Jega’s warning

THE immediate past chairman of the Independent National Electoral Commission (INEC), Professor Attahiru Jega, recently admonished the Nigerian establishment on the need to deepen the democratic experience in order to avert the predicted disintegration of the country. Professor Jega spoke at the commemoration of the 20th anniversary of the democratic experience in Nigeria’s Fourth Republic in Abuja, where he delivered a keynote address. It will be recalled that the Central Intelligence Agency (CIA), in a report, had once predicted that the entity called Nigeria could cease to exist in 2015, a prediction that was, according to the former INEC chairman, only staved off by the prompt concession of defeat by former President Goodluck Jonathan despite the public stand-off with the then INEC chairman precipitated  by the then Minister of Niger Delta, Goodsday Orubebe, while the results of the 2015 presidential election were still being announced.

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Professor Jega said that the prediction could still be fulfilled if conscious steps were not taken by the political establishment to avert it. He also noted that rigging and vote buying could lead to the fulfilment of the prediction. Incidentally, the 2019 elections weren’t as sane as the 2015 version as they were fraught with so many infractions. In another incident, electoral observers noted that during the Osun State governorship election rerun, voters were harassed and intimidated by some political goons in concert with the security agencies. It is instructive that President Muhammadu Buhari once admitted that he admired his predecessor’s sense of humility in accepting to step down after his defeat in 2015, suggesting rather darkly to many observers that had the shoes been on the other foot, the narrative would have been quite different.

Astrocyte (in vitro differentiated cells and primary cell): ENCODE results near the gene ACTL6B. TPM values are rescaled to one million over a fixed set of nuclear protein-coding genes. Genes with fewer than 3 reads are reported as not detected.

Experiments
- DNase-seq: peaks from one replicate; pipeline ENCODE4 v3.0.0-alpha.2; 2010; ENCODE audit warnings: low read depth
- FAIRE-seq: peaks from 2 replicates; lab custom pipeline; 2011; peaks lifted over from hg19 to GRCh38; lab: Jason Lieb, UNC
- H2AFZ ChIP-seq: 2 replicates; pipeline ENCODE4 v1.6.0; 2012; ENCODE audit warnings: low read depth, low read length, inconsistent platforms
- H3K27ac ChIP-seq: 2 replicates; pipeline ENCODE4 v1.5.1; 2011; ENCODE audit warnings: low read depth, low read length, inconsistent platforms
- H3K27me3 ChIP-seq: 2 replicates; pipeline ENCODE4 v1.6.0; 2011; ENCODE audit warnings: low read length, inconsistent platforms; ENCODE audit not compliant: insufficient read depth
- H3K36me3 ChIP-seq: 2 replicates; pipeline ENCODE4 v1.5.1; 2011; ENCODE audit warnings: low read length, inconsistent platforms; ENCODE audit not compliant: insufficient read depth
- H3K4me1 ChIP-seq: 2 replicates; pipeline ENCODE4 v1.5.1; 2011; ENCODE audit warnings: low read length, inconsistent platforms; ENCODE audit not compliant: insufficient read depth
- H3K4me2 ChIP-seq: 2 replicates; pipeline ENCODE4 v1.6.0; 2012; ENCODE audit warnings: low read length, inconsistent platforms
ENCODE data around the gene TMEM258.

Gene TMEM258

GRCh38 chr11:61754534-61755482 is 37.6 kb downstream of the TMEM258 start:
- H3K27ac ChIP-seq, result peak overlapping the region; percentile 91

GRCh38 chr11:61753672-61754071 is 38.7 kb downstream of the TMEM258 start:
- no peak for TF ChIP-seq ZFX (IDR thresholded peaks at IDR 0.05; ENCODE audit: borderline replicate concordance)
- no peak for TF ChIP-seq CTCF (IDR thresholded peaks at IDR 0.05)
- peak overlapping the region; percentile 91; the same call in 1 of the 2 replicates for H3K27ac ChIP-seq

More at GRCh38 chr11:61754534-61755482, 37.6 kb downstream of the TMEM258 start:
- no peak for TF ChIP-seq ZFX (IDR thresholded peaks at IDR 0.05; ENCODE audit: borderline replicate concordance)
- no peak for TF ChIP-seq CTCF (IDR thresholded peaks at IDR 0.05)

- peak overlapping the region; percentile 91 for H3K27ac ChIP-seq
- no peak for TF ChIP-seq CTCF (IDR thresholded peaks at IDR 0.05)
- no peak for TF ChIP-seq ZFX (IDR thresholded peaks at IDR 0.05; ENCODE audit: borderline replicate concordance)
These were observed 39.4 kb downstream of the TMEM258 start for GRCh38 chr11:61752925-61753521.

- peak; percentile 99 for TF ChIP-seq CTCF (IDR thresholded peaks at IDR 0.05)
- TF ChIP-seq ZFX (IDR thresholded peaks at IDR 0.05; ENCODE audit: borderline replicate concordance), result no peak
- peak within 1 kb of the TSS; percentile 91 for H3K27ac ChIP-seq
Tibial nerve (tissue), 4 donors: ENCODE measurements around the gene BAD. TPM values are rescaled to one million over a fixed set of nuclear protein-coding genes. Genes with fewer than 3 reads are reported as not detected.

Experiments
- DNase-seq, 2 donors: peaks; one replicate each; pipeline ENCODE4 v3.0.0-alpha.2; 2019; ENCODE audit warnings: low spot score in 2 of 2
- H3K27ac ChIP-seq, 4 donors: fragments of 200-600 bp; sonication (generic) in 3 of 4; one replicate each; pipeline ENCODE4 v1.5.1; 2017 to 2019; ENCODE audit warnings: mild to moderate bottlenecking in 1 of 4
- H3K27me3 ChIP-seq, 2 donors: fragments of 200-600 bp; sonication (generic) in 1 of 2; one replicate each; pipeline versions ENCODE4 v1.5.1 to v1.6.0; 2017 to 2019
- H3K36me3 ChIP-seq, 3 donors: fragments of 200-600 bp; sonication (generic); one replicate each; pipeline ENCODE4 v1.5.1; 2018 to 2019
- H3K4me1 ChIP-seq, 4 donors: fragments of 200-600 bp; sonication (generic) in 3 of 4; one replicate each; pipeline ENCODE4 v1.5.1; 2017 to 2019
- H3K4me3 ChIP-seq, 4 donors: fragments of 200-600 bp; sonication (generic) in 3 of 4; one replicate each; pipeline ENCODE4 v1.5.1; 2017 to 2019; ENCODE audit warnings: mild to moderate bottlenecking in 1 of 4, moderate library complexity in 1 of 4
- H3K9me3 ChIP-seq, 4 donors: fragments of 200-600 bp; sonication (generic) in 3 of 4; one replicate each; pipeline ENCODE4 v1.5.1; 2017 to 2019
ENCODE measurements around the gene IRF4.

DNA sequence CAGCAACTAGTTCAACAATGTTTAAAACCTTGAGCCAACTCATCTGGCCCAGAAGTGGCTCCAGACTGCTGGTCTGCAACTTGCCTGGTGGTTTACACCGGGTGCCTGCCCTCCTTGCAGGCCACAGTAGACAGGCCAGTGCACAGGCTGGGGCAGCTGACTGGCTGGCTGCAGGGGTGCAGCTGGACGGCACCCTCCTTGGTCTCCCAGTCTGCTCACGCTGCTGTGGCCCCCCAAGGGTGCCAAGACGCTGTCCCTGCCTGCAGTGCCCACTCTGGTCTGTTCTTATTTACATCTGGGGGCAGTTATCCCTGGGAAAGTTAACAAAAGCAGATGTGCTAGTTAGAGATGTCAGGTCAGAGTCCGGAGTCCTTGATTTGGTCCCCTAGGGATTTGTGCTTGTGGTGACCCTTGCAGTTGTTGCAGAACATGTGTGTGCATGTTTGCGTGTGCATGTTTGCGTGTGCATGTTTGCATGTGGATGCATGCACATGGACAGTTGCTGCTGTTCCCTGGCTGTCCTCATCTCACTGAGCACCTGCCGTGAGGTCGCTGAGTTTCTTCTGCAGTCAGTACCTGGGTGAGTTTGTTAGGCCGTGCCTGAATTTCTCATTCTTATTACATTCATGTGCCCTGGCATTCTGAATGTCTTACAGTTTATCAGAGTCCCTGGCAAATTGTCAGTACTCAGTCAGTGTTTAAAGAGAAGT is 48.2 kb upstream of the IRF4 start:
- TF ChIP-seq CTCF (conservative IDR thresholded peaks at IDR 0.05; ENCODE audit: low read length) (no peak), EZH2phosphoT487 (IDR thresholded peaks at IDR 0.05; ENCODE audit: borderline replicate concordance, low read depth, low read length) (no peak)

The 2019 elections witnessed a lot of vote buying and selling of votes. Up to now, there are visible fault lines across the country’s political landscape that could provide opportunities for mischief makers to truncate the fledgling democracy. It is crucial to heed the warning of the erstwhile INEC chairman  on this matter because, arguably, his tenure improved the quality of the country’s democracy and it was the first time that a smooth transition was made from one party, the then ruling Peoples Democratic Party (PDP) to the opposition party, the All Progressives Congress (APC). That process of smooth transition needs to be institutionalised for the sake of continuity in the country, and to allay the fears and apprehensions of political actors and the citizenry. It will also reduce the ugly incidence of voter apathy and hence poor voter turnout. It is crucial to ponder on Professor Attahiru Jega’s warning in order to prevent chaos in subsequent elections.

For example, the impending governorship elections in Bayelsa and Kogi states will reveal the integrity of the electoral process and the readiness of INEC to deliver free and fair elections. Any detraction from the international best practices will only worsen the chances of the evolution of the ideal Nigerian nation. We are persuaded that the former INEC chairman was only being frank and honest in his assessment of the Nigerian situation and he indubitably hit the bull’s eye in his observation about the fragility of the country. It will obviously tilt towards inevitable dissolution if the right steps are not taken.

 

Nigerian Tribune

 

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